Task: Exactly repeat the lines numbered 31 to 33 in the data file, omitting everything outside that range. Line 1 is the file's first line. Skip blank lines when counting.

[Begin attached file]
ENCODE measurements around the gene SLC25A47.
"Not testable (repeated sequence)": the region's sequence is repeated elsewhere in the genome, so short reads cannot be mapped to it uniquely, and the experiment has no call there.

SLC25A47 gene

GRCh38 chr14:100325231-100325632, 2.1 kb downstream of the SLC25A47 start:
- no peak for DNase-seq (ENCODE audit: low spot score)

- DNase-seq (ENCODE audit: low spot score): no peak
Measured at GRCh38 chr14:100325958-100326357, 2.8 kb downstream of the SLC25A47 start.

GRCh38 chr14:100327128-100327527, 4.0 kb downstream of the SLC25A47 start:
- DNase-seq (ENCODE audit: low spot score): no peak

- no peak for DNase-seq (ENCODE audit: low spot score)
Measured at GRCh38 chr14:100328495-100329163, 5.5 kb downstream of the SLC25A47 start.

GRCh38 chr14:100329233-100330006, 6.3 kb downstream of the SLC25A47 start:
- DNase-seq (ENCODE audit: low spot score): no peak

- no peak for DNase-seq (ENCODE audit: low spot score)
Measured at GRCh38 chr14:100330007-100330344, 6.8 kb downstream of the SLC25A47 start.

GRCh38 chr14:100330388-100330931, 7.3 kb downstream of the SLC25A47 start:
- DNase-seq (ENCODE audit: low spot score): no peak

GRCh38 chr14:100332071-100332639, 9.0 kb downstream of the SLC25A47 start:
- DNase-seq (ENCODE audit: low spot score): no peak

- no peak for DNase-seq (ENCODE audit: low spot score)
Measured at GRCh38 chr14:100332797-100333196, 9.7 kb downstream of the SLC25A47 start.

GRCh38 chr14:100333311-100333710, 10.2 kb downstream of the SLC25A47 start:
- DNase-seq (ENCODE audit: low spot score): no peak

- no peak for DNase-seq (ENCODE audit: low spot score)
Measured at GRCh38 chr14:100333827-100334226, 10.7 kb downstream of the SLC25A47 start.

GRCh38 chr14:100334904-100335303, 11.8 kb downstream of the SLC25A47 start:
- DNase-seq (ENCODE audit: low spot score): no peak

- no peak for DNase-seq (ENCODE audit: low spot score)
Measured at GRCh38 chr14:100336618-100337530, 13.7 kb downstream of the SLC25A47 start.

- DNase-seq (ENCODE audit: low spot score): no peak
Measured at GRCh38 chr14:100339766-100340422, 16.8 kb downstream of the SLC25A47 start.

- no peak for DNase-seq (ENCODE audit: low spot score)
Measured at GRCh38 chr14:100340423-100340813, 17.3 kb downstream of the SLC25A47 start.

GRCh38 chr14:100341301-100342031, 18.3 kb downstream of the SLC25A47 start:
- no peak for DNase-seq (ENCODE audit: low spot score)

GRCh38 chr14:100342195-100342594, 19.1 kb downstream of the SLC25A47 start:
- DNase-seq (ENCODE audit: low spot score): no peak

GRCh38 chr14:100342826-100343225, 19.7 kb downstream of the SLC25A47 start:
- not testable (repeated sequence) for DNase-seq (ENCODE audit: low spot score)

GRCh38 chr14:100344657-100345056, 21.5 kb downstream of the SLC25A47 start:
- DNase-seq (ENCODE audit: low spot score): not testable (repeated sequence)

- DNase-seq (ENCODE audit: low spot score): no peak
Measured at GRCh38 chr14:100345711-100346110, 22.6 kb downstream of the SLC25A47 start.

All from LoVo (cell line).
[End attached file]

Measured at GRCh38 chr14:100339766-100340422, 16.8 kb downstream of the SLC25A47 start.

- no peak for DNase-seq (ENCODE audit: low spot score)
Measured at GRCh38 chr14:100340423-100340813, 17.3 kb downstream of the SLC25A47 start.